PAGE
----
"They receive protection and support from facets of Pakistan's intelligence agency ISI, which continues to drag its feet on taking action against the Haqqanis because they see the network as a useful proxy to expand their influence and establish footholds in Afghanistan," said Frank J Cilluffo, director of the Homeland Security Policy Institute at the George Washington University.
"Because the Haqqani network is seen by parts of Pakistan's government as a valuable ally, the government has refused to take action in the tribal regions of Waziristan which creates safe havens, not only for the Haqqanis but for Al Qaeda and other terrorist groups, with which the Haqqanis are intimately involved," Cilluffo told lawmakers at a Congressional hearing last week.
Noting that the network poses a significant threat to US and India, he observed that "strangely, and inadvisably" it has not been designated a foreign terrorist group.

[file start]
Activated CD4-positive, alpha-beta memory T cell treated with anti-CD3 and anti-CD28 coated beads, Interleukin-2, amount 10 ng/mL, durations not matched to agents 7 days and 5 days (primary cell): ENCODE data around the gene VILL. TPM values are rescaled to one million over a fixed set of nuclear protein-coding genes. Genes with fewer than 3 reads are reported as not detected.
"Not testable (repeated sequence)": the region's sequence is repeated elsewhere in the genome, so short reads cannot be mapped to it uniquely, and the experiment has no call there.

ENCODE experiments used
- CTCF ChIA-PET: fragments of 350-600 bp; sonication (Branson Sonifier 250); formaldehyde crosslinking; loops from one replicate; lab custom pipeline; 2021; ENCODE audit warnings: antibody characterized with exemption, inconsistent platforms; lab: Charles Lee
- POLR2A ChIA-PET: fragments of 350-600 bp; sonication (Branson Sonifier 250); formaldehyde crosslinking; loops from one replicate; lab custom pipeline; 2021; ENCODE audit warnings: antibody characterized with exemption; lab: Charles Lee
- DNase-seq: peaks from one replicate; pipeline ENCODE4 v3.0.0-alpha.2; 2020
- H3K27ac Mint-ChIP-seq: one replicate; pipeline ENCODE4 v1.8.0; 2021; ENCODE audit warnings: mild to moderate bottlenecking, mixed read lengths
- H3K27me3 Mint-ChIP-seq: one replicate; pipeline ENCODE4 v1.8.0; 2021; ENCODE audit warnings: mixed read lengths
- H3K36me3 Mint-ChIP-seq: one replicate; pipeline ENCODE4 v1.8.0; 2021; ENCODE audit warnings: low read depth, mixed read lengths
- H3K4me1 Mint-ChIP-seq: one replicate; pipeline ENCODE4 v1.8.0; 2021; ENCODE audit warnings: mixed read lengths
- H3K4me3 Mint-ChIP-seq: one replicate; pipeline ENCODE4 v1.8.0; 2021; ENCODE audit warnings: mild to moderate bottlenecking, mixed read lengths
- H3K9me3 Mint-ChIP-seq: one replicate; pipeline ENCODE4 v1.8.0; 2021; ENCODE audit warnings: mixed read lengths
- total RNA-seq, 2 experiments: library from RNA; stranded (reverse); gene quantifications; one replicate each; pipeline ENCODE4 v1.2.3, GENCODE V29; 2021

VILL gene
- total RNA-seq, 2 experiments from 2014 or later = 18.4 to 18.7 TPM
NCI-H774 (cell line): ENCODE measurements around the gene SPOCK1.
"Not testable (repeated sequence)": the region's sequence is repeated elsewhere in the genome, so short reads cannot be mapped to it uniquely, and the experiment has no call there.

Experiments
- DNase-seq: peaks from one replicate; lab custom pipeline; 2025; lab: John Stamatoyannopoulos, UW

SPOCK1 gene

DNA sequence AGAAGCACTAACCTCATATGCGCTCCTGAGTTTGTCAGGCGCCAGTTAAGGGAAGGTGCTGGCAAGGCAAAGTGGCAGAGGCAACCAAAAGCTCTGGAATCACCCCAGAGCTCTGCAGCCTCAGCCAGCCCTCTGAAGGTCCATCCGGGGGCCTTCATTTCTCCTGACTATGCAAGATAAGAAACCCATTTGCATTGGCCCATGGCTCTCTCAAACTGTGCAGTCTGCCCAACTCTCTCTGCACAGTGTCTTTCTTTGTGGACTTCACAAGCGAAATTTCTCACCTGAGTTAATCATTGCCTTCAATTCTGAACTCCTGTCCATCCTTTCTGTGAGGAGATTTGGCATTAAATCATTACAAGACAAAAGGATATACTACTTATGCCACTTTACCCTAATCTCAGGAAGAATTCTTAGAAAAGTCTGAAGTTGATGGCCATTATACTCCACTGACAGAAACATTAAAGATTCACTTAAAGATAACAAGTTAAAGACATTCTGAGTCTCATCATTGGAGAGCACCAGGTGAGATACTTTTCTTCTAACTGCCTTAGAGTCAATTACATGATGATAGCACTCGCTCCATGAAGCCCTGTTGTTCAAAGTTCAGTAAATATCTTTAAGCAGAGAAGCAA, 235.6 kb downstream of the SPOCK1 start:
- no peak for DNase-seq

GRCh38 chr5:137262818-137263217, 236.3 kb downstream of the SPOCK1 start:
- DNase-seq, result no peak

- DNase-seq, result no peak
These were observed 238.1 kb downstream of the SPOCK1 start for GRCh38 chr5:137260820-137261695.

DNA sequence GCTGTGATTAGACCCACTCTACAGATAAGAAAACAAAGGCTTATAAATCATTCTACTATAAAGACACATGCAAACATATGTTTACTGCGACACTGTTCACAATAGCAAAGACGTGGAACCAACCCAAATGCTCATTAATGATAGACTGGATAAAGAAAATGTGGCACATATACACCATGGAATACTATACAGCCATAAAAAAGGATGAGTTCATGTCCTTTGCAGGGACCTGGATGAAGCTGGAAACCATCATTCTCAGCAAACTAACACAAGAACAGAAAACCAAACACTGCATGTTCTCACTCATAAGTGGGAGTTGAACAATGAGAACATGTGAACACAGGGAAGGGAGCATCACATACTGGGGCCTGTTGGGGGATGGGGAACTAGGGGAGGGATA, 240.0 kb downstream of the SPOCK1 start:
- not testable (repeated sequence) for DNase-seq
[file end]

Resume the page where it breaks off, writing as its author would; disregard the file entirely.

It is believed that the group is a powerful insurgent force in Afghanistan, one that targets coalition forces as well as Indian investments and interests in the country, he said.
Siraj Haqqani, the son of the famous anti-Soviet fighter Jalaluddin Haqqani, is the current leader of the network. The group originated in the 1970s and has formed significant ties with Al Qaeda and Taliban in the years since its inception.
Today, it is operationally based in North Waziristan, the remote border region between Pakistan and Afghanistan.
Cilluffo said Lashkar-e-Tayiba too receives support from the Pakistani establishment.
"Before the United States can take actions to assume a lighter footprint (especially in Afghanistan), it is paramount that we hold Pakistan accountable to take action against the extremist forces festering under their watch," he said.
"The litmus test here is whether Pakistan will sever its historic ties to its proxies, namely LeT in India and the Haqqani Network in Afghanistan. While we acknowledge the fact that there are some factions in Pakistan that will never cut these ties, we must also realise that some in Pakistan recognise the threat these groups pose," he said.
"Those individuals are motivated to cooperate with the US, and we should continue to do all we reasonably can to encourage and support their efforts. This is not only in the best interests of the US and India, but also of Pakistan," Cilluffo added.